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Remember: The Market for Rondo May Not Be As Big as You Think

There’s been a lot of talk around the blogosphere about the fact that the Celtics and Rajon Rondo appear unlikely to agree on a contract extension before the Oct. 31 deadline passes. Here’s Marc Stein on TrueHoop:

Rondo would be part of that class as a restricted free agent, true, but at worst that means he’d likely be forced to sign an offer sheet with one of the many teams that have positioned themselves to have significant salary-cap space next July and then return to the Celtics if the offer sheet is matched. Some team out there will inevitably test Boston’s resolve if it gets that far. 

“It’s not the worst situation,” one Rondo confidante insists. “He will get paid. It won’t affect him if he has to wait. He is fearless.” 

He’ll definitely get paid. especially since the Blazers just gave a true second banana (LaMarcus Aldridge) $13M/season over five years. But I just want to remind people of something I wrote in July: Several of the small number of teams that have the cap space necessary to pay Rondo about $10 million per season are poor fits because of entrenched point guards or other priorities. The Clippers have Baron Davis, the Nets have Devin Harris, the Bulls have Derrick Rose, the T’Wolves and Kings have about six point guards combined, the Thunder has to start the process of re-signing Kevin Durant and Jeff Green (and they have Russell Westbrook at PG) and the Cavs, should they live out the nightmare of losing LeBron James, have Mo Williams. 

The presence of an entrenched point guard with a contract beyond 2010 doesn’t necessarily mean it’s impossible for one of these teams to make a run at Rondo. Teams could make trades between now and then or decide that Rondo could somehow fit on the same club as, say, Tyreke Evans and Kevin Martin. After all, teams aren’t afraid to make wacky decisions even if the fit seems obviously wrong or tricky. The T’Wolves drafted Ricky Rubio and Jonny Flynn (and then signed Ramon Sessions) and the Blazers used their cap space on a point guard (Andre Miller) who is apparently going to come off the bench.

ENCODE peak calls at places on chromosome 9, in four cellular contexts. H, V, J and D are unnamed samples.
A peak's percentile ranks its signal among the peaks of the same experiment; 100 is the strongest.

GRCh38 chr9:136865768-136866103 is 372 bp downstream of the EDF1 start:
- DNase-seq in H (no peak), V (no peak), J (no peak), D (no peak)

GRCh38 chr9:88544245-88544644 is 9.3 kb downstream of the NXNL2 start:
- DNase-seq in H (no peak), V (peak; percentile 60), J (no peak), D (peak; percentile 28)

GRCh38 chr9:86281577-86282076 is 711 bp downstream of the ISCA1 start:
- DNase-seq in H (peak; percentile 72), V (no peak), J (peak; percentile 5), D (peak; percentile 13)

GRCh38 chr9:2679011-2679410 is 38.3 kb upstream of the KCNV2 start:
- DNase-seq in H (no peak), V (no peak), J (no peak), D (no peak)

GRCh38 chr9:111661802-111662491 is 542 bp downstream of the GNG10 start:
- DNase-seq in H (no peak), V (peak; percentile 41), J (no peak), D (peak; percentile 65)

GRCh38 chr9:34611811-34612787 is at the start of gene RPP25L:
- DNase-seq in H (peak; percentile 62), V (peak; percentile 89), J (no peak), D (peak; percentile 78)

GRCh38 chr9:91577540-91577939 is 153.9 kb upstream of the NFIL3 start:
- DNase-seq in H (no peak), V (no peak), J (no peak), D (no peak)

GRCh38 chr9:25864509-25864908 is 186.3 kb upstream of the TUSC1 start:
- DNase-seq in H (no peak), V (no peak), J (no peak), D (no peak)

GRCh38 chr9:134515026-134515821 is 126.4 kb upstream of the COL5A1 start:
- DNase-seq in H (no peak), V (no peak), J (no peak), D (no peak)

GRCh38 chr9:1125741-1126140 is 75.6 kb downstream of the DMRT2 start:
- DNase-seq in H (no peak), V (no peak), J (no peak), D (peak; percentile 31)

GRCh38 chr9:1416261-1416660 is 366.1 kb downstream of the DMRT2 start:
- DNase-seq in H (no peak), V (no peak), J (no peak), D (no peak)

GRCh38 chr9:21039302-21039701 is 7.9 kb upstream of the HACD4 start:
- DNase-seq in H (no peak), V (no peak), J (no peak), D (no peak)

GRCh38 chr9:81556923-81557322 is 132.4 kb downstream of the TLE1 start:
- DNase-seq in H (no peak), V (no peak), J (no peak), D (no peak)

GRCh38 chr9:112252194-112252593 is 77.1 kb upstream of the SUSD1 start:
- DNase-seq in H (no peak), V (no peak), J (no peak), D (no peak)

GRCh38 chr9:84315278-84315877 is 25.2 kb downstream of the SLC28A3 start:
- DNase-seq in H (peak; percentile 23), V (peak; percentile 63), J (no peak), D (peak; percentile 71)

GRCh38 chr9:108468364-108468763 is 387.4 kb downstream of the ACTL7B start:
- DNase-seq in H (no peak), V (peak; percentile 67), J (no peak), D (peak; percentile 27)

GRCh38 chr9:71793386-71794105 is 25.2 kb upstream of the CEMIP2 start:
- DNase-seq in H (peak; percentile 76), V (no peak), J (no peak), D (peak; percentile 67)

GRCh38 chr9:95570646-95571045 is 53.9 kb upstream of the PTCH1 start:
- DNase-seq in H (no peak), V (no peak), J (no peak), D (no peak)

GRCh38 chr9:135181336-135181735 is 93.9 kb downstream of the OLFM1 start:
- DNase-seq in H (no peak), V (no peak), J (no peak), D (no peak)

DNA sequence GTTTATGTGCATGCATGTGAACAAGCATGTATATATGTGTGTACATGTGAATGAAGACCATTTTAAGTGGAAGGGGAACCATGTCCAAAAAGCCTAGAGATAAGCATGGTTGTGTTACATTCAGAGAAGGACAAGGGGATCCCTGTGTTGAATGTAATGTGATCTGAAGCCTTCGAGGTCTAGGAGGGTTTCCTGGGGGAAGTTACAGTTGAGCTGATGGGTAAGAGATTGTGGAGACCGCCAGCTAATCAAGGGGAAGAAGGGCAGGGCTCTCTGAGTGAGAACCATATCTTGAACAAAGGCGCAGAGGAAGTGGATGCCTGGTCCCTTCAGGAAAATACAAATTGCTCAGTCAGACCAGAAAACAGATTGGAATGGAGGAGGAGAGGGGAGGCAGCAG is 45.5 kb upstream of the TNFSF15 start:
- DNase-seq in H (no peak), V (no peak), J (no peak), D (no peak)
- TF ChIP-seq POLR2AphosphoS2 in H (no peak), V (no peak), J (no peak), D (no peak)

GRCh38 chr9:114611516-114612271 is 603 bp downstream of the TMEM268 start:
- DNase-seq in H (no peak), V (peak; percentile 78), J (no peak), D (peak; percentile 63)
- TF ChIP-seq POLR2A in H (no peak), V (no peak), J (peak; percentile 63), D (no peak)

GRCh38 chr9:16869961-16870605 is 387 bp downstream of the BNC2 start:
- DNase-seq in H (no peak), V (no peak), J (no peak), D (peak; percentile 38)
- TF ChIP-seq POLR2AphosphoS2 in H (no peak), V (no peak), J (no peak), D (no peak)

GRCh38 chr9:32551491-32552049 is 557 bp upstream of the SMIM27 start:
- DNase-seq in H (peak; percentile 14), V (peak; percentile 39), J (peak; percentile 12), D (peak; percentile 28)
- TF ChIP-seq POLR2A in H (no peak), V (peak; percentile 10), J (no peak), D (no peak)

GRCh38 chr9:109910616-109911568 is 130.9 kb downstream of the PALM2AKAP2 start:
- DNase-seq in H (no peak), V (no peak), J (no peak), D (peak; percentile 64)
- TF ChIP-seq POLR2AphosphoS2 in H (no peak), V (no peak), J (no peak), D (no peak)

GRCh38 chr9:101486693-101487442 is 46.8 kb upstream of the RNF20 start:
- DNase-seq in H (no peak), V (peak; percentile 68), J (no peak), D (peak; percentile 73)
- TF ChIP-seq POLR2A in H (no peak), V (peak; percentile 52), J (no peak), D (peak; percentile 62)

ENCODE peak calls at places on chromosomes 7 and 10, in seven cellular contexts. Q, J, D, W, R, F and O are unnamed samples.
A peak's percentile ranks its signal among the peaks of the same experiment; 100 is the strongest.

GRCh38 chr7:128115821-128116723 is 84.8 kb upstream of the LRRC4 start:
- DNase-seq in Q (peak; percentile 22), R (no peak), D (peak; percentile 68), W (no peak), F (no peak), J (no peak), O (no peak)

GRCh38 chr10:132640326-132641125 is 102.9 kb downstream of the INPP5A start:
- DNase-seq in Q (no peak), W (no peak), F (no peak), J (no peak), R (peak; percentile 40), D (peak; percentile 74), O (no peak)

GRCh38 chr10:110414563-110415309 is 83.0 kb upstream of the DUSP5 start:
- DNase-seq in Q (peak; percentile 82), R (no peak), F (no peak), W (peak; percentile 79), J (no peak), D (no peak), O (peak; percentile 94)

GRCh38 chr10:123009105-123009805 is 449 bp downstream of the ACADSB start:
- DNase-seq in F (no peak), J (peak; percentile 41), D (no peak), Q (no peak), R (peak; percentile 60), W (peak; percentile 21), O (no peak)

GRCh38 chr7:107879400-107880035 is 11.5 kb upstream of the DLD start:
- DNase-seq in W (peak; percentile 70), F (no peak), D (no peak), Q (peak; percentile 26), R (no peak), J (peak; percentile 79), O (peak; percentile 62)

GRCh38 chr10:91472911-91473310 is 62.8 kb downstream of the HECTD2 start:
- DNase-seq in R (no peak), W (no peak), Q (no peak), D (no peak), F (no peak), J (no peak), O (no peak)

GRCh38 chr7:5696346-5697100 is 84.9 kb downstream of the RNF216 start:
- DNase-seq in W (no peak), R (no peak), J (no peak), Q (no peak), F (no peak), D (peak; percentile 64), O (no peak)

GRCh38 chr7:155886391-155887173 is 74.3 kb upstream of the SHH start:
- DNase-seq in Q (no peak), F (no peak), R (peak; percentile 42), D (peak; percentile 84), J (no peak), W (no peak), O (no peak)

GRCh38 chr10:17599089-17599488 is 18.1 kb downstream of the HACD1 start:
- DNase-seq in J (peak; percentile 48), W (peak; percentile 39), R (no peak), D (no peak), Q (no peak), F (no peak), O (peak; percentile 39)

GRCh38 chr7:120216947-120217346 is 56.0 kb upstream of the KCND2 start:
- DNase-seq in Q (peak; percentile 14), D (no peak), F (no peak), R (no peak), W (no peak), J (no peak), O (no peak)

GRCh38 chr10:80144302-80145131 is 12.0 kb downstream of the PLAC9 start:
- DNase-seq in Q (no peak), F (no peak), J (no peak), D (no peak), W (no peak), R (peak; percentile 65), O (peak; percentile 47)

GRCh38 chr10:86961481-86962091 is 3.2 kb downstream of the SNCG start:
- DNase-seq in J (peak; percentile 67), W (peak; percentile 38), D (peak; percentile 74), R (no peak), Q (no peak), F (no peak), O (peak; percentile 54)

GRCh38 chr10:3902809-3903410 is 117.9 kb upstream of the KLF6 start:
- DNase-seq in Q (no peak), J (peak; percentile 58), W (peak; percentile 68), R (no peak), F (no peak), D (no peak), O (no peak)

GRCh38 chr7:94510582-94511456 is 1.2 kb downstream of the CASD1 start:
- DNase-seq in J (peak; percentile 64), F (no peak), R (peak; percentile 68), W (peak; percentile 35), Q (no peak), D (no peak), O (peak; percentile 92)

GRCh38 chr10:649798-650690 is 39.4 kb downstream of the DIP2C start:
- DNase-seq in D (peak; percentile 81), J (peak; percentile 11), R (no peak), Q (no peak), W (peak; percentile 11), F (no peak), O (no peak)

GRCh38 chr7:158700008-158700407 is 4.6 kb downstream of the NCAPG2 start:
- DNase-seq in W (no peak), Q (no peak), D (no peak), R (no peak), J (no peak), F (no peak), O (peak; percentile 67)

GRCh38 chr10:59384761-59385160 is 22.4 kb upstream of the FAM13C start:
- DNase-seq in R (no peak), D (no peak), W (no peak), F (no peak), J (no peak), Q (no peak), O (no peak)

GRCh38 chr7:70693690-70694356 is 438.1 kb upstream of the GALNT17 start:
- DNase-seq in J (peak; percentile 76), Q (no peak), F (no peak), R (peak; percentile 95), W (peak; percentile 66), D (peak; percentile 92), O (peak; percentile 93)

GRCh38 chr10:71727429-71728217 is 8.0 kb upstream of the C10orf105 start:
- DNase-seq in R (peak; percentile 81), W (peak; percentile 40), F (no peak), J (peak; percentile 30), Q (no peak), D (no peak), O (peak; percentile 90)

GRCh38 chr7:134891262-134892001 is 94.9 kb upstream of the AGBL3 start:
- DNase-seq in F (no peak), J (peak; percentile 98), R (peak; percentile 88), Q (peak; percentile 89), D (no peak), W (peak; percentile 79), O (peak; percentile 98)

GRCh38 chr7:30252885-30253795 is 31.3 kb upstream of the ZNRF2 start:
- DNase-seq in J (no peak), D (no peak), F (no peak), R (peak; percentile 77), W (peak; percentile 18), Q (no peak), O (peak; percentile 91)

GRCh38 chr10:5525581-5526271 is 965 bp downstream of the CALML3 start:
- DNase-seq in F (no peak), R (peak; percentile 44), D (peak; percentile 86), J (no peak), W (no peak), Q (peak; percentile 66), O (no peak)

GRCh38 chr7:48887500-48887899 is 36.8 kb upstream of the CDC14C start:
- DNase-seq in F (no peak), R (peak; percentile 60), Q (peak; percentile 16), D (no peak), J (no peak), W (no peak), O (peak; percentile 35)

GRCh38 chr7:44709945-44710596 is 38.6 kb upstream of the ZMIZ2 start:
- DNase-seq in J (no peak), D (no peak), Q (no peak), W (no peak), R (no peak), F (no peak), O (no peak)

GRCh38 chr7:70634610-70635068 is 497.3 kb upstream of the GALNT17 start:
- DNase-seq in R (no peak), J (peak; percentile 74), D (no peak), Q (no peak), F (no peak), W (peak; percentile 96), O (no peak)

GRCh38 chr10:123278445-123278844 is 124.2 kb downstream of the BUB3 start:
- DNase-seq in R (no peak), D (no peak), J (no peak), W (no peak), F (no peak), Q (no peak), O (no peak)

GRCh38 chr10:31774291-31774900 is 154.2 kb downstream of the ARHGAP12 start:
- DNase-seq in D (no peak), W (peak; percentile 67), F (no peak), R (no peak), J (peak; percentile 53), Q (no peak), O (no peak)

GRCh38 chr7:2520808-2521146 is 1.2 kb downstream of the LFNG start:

But these roster realities make it unlikely that there will be, say, a half-dozen teams hard after Rondo. In fact, I’d rank the market like this:

1) The Celtics. By far and away the favorites to retain Rondo, if only because they can (and almost certainly will) match any offer shot of the max. 

2) The Knicks. If they don’t get LeBron or Wade—and I’m skeptical they will get either—the obvious plan B is to re-sign David Lee and use their cap space on a second-tier free agent like Rondo. This, to me, is a much more likely scenario than the Knicks luring LeBron James. People continue to say the Knicks can sign LeBron and another max-level free agent (Reggie Miller, in fact, parroted this fiction in a conference call earlier this week, according to the New York Times). 

It’s not true. The Knicks have about $27 million tied up between six players under contract beyond 2010. But to really get to this number, they’d have to renounce salary cap holds on Lee and Nate Robinson. And even then, signing LeBron to a max deal (likely worth about $16.6 million in its first season, according to salary cap guru Larry Coon) would leave only about $10 million in room below the league’s projected cap of $53.6 million. 

That is not enough for James and Wade. It could be enough for James and Rondo, though the Celtics would almost certainly match a $10m/year offer from a rival team.